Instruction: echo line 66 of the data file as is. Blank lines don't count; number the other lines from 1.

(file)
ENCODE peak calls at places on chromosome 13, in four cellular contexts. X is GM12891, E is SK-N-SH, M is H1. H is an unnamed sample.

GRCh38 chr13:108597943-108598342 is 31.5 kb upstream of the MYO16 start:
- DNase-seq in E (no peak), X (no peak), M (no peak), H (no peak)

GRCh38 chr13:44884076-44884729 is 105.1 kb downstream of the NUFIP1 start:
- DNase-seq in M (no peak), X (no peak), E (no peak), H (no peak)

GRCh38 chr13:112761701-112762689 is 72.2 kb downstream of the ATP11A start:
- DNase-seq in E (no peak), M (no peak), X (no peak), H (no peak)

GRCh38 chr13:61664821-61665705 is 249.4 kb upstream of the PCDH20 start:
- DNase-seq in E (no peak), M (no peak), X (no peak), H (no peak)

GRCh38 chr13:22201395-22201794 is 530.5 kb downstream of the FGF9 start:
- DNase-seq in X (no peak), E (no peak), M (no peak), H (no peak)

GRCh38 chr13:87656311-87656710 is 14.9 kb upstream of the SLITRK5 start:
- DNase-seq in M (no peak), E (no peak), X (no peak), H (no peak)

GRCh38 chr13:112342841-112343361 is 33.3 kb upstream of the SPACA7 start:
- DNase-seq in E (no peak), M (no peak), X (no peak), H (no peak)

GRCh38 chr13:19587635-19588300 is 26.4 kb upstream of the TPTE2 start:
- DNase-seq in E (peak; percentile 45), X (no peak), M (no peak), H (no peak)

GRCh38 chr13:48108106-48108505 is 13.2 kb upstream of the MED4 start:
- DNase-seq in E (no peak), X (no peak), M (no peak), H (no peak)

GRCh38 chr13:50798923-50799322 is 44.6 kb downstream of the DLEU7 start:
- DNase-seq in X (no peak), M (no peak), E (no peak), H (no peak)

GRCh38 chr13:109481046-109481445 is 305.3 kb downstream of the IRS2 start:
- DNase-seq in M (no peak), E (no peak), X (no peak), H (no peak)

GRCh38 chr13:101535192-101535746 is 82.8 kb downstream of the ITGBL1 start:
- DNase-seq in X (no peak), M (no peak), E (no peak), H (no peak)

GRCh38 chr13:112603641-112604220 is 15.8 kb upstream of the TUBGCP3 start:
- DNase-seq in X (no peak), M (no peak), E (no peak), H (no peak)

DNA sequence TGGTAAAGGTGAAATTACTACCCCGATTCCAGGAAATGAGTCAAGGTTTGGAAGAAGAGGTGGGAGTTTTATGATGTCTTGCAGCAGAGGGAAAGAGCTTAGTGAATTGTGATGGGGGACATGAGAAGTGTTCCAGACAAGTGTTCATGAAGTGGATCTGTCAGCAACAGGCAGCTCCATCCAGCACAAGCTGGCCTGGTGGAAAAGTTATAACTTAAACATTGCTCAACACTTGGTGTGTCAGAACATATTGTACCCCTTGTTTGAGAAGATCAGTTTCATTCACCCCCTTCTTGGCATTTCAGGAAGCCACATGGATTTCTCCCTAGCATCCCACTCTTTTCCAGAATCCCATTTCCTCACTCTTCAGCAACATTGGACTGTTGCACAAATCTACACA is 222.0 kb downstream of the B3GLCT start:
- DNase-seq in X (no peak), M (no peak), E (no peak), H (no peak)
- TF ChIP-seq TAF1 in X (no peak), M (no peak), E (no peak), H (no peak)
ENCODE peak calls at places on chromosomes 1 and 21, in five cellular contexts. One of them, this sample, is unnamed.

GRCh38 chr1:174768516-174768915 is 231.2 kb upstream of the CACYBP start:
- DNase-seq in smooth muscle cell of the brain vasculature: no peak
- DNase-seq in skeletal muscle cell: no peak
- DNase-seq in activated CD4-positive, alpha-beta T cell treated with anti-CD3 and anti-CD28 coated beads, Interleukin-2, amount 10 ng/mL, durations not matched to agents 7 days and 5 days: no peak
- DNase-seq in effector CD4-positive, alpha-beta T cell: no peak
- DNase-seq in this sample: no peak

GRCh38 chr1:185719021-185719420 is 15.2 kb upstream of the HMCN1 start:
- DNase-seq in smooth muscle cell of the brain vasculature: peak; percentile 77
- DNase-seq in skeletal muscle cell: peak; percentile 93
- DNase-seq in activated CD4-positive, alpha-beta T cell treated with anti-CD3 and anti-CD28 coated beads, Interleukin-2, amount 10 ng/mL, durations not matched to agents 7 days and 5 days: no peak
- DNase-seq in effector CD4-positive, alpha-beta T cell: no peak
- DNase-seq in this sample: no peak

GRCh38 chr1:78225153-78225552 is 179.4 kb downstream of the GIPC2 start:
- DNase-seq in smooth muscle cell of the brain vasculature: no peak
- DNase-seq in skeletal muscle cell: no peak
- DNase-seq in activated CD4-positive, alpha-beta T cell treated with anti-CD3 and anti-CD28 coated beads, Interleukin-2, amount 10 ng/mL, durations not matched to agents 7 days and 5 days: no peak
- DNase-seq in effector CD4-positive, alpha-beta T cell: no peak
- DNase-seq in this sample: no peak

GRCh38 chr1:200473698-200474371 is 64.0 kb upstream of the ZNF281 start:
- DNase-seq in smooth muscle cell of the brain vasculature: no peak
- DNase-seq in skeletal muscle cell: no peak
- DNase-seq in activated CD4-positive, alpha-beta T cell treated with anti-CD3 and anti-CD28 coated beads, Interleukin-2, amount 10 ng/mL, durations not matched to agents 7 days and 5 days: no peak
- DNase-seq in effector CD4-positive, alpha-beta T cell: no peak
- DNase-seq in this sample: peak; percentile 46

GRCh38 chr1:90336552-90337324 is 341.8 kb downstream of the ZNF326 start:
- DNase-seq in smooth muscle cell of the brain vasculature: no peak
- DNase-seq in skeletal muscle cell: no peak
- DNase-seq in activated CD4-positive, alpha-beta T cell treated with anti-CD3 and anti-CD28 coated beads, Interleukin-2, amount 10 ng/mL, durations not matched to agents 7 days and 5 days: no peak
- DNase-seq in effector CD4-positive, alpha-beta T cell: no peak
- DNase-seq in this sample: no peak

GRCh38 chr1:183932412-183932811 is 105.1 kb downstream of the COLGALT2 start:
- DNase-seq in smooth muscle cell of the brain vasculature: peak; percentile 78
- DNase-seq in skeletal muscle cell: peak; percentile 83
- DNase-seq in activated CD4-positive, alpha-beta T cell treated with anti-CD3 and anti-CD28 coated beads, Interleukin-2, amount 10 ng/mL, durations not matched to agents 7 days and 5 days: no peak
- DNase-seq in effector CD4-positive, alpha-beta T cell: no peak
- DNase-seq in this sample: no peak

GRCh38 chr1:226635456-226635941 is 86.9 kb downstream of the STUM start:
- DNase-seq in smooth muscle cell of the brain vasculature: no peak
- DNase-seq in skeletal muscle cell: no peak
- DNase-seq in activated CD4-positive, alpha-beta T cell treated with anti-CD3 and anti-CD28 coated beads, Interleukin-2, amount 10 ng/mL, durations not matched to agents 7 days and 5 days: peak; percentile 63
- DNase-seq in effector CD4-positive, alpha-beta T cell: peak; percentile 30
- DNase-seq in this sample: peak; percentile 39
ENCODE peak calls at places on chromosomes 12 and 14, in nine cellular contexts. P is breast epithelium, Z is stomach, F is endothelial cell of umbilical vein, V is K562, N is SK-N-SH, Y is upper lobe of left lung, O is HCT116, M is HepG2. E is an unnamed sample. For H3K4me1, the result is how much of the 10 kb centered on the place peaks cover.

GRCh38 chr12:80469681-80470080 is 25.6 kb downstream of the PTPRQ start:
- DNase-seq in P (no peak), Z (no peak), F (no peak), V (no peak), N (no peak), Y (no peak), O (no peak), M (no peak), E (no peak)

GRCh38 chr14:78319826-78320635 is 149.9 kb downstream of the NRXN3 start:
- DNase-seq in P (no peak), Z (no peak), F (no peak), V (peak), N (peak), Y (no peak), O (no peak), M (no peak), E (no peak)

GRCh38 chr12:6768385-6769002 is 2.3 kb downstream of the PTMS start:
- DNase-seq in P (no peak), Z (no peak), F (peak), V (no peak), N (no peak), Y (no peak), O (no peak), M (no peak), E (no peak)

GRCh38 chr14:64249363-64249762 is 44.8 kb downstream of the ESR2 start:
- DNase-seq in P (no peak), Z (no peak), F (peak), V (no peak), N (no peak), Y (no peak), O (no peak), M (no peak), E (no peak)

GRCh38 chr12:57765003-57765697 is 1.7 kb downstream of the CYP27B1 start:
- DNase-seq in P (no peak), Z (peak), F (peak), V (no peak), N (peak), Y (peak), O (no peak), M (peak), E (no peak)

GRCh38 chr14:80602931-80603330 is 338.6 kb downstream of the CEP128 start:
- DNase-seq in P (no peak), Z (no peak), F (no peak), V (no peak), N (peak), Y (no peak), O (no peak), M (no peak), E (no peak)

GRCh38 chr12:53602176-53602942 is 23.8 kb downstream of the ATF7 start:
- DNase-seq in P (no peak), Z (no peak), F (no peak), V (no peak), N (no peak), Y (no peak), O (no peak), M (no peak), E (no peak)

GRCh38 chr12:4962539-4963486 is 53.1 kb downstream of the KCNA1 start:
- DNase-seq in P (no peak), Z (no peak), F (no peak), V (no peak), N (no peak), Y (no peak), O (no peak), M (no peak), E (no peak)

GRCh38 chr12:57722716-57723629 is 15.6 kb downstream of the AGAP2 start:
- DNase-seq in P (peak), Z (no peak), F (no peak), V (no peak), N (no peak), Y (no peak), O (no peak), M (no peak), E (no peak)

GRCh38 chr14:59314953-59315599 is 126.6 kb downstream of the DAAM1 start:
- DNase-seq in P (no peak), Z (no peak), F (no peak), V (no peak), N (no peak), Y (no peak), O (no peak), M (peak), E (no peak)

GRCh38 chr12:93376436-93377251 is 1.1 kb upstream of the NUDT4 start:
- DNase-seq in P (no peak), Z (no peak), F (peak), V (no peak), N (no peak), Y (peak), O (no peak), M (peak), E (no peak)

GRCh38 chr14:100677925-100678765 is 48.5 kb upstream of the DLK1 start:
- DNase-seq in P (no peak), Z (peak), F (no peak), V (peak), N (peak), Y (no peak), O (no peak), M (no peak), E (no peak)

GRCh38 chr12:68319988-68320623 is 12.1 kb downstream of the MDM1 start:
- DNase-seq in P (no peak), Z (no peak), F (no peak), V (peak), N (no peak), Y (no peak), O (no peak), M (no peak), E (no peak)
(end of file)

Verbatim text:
- DNase-seq in effector CD4-positive, alpha-beta T cell: no peak